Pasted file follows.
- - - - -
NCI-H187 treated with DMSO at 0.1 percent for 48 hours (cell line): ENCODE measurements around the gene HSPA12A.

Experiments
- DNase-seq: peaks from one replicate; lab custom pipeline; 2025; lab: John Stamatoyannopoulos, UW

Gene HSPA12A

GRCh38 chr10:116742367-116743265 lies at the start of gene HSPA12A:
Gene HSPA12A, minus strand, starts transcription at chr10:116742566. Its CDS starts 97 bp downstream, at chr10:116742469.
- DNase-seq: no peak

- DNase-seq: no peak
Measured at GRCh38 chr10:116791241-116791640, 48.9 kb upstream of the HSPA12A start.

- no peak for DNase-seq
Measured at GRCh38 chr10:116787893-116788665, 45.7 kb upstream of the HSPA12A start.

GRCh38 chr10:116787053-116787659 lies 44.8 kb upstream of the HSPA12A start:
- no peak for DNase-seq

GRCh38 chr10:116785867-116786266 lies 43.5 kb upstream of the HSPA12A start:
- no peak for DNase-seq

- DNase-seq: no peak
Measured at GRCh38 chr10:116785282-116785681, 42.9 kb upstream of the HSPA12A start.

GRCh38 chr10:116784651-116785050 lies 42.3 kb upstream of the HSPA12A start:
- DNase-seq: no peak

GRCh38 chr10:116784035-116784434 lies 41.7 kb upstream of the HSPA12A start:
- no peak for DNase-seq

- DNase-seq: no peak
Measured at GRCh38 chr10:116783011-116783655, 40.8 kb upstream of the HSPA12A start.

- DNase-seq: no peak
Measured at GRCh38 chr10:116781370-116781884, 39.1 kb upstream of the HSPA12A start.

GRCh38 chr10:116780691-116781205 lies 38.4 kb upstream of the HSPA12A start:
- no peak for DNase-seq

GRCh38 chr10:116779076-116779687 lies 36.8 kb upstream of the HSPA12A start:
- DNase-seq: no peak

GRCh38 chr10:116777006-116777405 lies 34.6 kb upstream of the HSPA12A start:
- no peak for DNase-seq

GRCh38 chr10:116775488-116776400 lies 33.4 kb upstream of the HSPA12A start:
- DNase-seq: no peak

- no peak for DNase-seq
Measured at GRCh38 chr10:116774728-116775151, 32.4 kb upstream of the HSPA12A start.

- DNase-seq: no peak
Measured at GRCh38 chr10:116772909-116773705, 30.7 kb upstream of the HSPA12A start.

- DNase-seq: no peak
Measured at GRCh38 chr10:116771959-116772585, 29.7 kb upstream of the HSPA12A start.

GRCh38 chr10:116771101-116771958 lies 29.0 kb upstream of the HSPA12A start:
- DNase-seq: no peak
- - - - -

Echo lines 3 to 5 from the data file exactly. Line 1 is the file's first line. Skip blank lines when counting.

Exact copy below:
- DNase-seq: peaks from one replicate; lab custom pipeline; 2025; lab: John Stamatoyannopoulos, UW

Gene HSPA12A

GRCh38 chr10:116742367-116743265 lies at the start of gene HSPA12A: